The aroma of blueberry muffins has been following me around for three days. In my car, I thought there was a bakery near by, coming in through the vents. In a different neighborhood the smell still wafted and I reasoned that I was picking up a slow drip of pine sap from the cutting of Devyn's yule tree that sits over my defroster vent. Walking home in the heavy late winter snow, I still could detect the smell of freshly baked blueberry muffins. It's in my apartment too. I have not baked blueberry muffins ever, let alone recently enough to be carrying the smell of them around with me.
Blueberries always remind me of the mid-summer time in the U.P. We could gather enough to fill multiple 5 gallon ice cream tubs if we had the greed and patience to do so. The wide tracts of land clear cut by the paper mills were left with nothing but sandy soil and hip high jack pines. Those tundra-like swaths were prime blueberry zones. They would just fall off their branches in clumps of threes and fours into your palm. They grew wild, juicy, and chemical free. They were best straight from the bush to your mouth, their meats warmed by the July sun.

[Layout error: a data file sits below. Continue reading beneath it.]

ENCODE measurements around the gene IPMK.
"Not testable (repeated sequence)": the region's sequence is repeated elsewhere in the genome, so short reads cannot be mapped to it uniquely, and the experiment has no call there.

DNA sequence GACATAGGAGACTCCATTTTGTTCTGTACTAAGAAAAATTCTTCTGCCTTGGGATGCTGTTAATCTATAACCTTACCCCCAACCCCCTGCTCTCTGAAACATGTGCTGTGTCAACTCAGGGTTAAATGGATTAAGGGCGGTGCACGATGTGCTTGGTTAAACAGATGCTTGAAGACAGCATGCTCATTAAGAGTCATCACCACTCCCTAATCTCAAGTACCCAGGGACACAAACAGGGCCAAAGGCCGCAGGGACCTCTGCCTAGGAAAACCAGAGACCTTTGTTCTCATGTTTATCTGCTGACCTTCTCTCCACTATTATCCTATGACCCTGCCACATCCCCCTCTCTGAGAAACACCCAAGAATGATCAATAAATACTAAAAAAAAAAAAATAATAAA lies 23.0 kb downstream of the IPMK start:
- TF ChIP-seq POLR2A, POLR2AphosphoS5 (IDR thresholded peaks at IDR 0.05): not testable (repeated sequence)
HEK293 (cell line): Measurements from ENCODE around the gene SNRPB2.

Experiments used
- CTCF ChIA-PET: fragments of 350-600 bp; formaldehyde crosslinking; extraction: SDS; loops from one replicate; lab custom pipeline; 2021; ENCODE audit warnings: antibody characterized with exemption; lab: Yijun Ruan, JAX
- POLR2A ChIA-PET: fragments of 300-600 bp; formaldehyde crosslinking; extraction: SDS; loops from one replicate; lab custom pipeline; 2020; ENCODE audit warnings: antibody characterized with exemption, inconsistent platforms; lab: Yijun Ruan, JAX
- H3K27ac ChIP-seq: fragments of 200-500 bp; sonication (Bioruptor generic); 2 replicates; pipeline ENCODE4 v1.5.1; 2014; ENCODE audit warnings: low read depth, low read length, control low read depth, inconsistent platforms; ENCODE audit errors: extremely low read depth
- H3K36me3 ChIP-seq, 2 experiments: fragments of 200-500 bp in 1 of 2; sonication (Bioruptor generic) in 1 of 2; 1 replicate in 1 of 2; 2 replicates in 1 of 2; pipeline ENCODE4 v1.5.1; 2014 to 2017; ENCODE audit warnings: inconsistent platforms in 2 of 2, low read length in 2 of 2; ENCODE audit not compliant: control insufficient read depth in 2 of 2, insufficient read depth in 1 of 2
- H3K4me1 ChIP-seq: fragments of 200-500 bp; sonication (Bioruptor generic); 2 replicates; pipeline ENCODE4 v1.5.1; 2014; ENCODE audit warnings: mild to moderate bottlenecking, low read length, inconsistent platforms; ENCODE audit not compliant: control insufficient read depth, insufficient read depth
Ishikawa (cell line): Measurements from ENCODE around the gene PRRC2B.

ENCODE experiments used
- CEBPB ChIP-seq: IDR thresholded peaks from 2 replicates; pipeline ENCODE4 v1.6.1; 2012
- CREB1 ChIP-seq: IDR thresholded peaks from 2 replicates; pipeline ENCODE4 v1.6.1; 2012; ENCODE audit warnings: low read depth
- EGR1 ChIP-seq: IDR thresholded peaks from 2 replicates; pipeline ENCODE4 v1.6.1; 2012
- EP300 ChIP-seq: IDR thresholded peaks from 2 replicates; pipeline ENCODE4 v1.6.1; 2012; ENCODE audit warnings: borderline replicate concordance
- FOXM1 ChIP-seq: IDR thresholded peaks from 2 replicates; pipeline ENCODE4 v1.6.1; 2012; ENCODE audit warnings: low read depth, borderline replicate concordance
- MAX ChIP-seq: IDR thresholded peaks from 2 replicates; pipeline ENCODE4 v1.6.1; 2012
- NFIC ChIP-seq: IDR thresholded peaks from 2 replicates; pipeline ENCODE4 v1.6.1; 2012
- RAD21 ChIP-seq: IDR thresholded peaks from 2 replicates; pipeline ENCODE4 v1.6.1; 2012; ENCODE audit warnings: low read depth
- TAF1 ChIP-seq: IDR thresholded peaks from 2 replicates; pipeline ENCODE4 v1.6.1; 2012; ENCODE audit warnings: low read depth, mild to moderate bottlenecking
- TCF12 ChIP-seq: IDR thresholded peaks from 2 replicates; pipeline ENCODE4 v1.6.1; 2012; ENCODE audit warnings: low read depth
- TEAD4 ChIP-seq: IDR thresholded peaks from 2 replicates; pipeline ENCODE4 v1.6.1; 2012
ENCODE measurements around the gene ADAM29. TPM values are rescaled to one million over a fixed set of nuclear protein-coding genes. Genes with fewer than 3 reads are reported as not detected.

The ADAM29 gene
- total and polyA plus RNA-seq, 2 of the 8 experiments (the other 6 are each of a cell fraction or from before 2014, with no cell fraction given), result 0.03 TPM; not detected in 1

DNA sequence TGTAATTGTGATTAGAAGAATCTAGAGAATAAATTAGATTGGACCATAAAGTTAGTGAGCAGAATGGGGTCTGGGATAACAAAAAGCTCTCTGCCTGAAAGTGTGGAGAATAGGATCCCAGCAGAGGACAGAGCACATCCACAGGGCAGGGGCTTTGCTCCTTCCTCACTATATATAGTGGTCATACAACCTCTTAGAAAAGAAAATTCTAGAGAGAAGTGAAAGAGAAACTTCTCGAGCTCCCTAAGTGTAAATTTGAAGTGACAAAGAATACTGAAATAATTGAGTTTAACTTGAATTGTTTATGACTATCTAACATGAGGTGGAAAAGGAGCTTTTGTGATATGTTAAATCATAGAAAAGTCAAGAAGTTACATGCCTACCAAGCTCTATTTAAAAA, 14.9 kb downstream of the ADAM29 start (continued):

Jessica would cook blueberry pies from scratch without a recipe as if she were someone's Nana. We'd pick berries just for her pies which she'd make so pretty, with cuts in the top crust and sprinkled with a bit of raw sugar. Her crusts made all the difference. They were buttery, flaky, and full of her big green eyed love.
The summer before Jessica died she lived by herself for the first time. She painted murals on the walls of her cleanly scented bedroom. She built collages of places and people that captured her interest from old magazines salvaged from St. Vinny's bag sales on her living room wall. She cooked meals for me almost every week and fed me any time I was hungry. I would bring her bags of berries for pie, mix cds for relaxation, and other surprises.
She had to go out of town one day, but told me she'd baked a pie and saved me some. She said her door would be unlocked, the doors in the U.P. usually are, and to come over any time that weekend to get the pie. In I went to her peaceful home to find two pieces of thick blueberry pie wrapped on a plate on the table with note reminding me to enjoy. I left her a note of thankful poetry and walked the pie to my boyfriend's house to share. We liked to eat blueberry pie with ice cream while drinking cold beer.